“I have fallen into an abyss. I live in a world so curious, so strange. Of the dream that was my life, this is the nightmare.”
— Camille Claudel to Eugène Blot, Montdevergues Asylum
The late 19th century sculptor Camille Claudel is best known for her relationship to the sculptor Auguste Rodin. But whereas history has painted her as Rodin’s muse (and indeed she was), she was a top artist in her own right and many scholars believe that it is her work that shaped Rodin’s even more than she influenced his.
Claudel met Rodin at the age of 19 when she was studying at the Academy Colarossi in Paris with the sculptor Alfred Boucher. When Boucher returned to Italy, he asked Rodin to take over Claudel’s instruction.
Salvador Dalí, The Great Masturbator (1929)
Salvador Dalí’s fears and obsessions inspired some of his most famous works. Explicit sexual themes, in particular, recur with a regularity seldom seen in mainstream art.
As a schoolchild, Dalí compared his penis to those of his schoolmates and found it “small, pitiful and soft.” For a long time, he believed himself impotent. On reading a pornographic novel in which the protagonist said that he enjoyed “making women creak like a watermelon,” Dali worried he would never be able to do that himself.
During Dalí’s youth, his father attempted to “educate” him with a book showing explicit photos of people suffering from advanced untreated venereal diseases . These photos of grotesquely diseased genitalia fascinated and horrified Dalí. He began to associate sex with putrefaction and decay.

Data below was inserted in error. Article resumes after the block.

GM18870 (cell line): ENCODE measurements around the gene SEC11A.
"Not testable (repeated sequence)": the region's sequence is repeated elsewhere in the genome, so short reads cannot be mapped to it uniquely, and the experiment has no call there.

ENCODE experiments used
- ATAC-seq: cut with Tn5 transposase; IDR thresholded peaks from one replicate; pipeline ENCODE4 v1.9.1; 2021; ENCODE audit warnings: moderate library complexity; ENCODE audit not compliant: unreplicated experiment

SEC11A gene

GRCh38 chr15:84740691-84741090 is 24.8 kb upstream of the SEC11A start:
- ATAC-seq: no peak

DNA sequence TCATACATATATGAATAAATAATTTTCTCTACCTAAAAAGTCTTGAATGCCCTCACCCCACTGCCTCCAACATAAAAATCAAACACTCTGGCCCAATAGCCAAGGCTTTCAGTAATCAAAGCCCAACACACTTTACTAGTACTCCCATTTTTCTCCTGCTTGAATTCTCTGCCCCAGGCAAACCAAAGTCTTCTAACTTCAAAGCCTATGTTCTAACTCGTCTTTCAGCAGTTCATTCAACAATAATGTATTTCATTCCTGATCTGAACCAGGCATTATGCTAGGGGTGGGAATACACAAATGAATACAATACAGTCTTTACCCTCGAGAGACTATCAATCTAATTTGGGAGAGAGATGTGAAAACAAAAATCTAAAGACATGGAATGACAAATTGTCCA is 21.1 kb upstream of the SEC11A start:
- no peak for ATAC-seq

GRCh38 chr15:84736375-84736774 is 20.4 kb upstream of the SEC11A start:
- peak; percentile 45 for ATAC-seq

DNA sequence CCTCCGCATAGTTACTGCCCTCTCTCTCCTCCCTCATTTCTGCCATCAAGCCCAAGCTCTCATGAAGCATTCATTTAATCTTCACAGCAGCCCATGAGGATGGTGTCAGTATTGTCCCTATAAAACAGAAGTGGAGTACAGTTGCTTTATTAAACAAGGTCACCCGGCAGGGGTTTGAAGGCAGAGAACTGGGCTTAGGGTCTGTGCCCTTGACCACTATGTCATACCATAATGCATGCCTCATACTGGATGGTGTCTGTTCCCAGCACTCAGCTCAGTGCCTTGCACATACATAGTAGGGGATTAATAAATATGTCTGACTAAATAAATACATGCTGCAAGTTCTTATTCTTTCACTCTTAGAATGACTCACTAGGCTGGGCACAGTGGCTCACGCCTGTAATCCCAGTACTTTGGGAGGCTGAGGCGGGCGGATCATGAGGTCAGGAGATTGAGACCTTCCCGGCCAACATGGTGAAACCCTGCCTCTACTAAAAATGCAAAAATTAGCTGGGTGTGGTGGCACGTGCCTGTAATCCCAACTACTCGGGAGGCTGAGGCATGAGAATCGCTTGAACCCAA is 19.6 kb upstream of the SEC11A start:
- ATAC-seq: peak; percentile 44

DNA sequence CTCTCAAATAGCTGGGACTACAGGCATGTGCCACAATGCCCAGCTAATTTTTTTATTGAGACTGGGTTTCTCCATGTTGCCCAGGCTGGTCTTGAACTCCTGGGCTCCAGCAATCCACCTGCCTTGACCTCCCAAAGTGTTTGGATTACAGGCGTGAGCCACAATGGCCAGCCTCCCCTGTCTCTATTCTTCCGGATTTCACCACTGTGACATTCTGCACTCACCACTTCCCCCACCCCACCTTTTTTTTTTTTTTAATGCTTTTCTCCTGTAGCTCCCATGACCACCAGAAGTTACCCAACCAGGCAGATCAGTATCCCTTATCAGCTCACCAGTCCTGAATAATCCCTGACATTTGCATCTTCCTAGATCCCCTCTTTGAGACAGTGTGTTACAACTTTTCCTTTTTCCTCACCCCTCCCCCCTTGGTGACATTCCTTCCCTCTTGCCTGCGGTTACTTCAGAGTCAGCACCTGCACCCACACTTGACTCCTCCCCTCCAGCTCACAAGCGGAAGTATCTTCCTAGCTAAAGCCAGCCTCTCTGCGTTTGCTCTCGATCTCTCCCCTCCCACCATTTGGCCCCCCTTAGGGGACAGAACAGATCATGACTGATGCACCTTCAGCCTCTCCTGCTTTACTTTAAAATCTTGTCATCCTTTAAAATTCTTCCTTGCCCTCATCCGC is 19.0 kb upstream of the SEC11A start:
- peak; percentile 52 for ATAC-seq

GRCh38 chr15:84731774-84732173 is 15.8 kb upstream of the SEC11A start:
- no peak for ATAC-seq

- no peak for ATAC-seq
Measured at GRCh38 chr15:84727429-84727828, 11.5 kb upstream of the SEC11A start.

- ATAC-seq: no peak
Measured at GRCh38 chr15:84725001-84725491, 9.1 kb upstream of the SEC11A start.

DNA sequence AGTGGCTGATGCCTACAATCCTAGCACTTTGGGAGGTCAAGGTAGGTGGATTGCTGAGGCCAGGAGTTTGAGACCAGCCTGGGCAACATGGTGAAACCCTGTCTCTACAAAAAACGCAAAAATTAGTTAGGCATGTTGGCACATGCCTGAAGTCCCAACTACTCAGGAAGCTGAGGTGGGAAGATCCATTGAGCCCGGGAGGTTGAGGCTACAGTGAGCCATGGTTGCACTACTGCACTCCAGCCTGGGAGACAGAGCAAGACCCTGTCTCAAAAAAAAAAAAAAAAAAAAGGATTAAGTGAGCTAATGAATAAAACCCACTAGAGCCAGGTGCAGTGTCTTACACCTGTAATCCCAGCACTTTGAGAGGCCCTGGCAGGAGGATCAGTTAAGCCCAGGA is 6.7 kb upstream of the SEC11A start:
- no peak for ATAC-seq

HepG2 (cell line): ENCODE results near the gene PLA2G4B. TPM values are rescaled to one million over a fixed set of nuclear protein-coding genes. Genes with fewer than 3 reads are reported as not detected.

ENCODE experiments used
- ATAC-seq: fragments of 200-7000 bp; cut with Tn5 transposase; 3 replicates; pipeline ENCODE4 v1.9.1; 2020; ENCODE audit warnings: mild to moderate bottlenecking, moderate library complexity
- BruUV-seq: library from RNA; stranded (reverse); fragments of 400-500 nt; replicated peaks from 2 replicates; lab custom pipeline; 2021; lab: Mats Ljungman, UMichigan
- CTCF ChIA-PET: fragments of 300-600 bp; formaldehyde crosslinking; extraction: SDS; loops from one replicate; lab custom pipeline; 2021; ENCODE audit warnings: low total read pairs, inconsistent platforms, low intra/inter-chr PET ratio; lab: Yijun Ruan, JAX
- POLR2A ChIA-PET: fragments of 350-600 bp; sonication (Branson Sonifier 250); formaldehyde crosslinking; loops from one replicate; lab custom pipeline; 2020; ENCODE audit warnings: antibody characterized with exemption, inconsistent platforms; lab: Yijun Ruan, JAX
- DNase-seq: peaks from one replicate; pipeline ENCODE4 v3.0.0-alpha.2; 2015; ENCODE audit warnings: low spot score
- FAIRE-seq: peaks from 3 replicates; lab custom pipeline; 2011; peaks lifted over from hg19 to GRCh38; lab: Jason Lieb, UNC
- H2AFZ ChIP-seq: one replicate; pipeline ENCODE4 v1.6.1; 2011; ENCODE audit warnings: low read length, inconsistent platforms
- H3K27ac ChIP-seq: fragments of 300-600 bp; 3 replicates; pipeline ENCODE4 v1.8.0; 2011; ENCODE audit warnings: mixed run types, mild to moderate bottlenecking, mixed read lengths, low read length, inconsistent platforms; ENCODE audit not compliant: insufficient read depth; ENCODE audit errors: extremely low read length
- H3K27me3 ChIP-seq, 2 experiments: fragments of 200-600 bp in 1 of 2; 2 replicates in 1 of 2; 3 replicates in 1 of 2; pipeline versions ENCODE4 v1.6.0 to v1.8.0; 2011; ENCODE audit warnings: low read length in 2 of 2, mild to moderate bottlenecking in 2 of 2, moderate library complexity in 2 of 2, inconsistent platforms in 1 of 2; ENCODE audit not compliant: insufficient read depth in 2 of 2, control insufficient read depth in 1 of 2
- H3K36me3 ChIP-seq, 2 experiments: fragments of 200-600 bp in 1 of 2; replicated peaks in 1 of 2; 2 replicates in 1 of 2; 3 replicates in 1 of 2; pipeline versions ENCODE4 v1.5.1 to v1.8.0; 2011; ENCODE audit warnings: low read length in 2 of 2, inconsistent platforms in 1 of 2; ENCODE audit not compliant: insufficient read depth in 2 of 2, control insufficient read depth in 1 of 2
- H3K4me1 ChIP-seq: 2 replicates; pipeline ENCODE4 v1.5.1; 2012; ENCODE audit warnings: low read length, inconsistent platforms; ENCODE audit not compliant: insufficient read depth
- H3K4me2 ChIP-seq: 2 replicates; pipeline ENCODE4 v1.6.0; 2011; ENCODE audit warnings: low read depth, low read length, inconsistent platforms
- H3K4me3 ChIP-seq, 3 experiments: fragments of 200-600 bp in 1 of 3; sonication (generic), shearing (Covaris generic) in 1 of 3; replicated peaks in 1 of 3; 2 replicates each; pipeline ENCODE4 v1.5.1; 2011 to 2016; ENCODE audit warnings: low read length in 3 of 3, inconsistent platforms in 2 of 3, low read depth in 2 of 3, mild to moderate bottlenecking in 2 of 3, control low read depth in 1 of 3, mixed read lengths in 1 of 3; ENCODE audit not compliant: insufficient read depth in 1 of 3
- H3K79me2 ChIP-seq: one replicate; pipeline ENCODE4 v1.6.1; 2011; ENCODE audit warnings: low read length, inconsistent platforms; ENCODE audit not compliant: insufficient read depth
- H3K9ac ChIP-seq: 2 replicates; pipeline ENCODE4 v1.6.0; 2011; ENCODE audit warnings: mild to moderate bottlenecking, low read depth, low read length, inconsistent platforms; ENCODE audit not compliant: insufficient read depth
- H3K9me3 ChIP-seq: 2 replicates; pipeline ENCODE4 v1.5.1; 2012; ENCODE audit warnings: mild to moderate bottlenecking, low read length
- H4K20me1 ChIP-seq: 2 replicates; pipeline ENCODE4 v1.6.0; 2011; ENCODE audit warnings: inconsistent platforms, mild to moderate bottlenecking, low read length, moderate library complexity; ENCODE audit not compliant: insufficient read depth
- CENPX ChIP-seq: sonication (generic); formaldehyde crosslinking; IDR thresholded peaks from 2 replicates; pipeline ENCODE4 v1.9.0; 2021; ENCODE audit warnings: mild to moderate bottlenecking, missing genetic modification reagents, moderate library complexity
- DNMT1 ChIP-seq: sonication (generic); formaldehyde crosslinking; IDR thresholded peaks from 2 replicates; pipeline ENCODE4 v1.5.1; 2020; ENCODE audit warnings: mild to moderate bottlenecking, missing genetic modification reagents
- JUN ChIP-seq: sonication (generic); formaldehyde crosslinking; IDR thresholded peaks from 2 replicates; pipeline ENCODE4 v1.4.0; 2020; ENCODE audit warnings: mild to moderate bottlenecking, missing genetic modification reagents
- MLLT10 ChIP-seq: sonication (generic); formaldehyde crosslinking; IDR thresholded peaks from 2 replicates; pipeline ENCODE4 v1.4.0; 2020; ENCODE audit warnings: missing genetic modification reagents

Earthquakes… floods…. a seven-headed beast from the bottomless pit. No, it’s not the latest Hollywood blockbuster, it’s the Bible, specifically, the Apocalypse of Saint John the Apostle from the Book of Revelation. And you can see it depicted in all its gory details in the 14th century Apocalypse Tapestry, housed in the remains of the magnificent Chateau d’Angers in France’s Loire Valley.
The silk and wool Apocalpyse Tapestry is the oldest surviving French medieval tapestry. Commissioned by Louis I of Anjou (brother of King Charles V of France) and produced between 1377 and 1382, it originally consisted of 105 individual panels with alternating backgrounds of blue and red. Its overall length was 551 feet (by 19 feet high), and would have taken between 50 and 84 years of man-labor to weave. By way of comparison, the Bayeaux Tapestry, depicting the Norman Conquest of England, is just 230 feet long (not to mention that it isn’t actually a tapestry — it’s embroidery.)
A scene from the Bayeux Tapestry, Normandy, France
“I know it when I see it.” — U.S. Supreme Court Justice Potter Stewart, famously trying to define obscenity in Jacobellis v. Ohio (1964).
Governments have long struggled with identifying what material is so offensive to morals that publication and/or possession of it should be outlawed. One of the earliest attempts in the English-speaking world dates back to 1787, when England’s King George III issued a Royal Proclamation “For the Encouragement of Piety and Virtue, and for Preventing and Punishing of Vice, Profaneness and Immorality.”
The Proclamation proved ineffective, despite organizations such as the Society for the Suppression of Vice. That organization was founded in 1802 to “check the spread of open vice and immorality, and… preserve the minds of the young from contamination…”
It wasn’t until the Victorian era, however, that an increasingly prudish government really cracked down. The Obscene Publications Act of 1857 sought to punish men such as William Dugdale. Dugdale published guides such as Yokel’s Preceptor, which advertised gay cruising spots in the form of a warning to country folk about places they’d do best to avoid.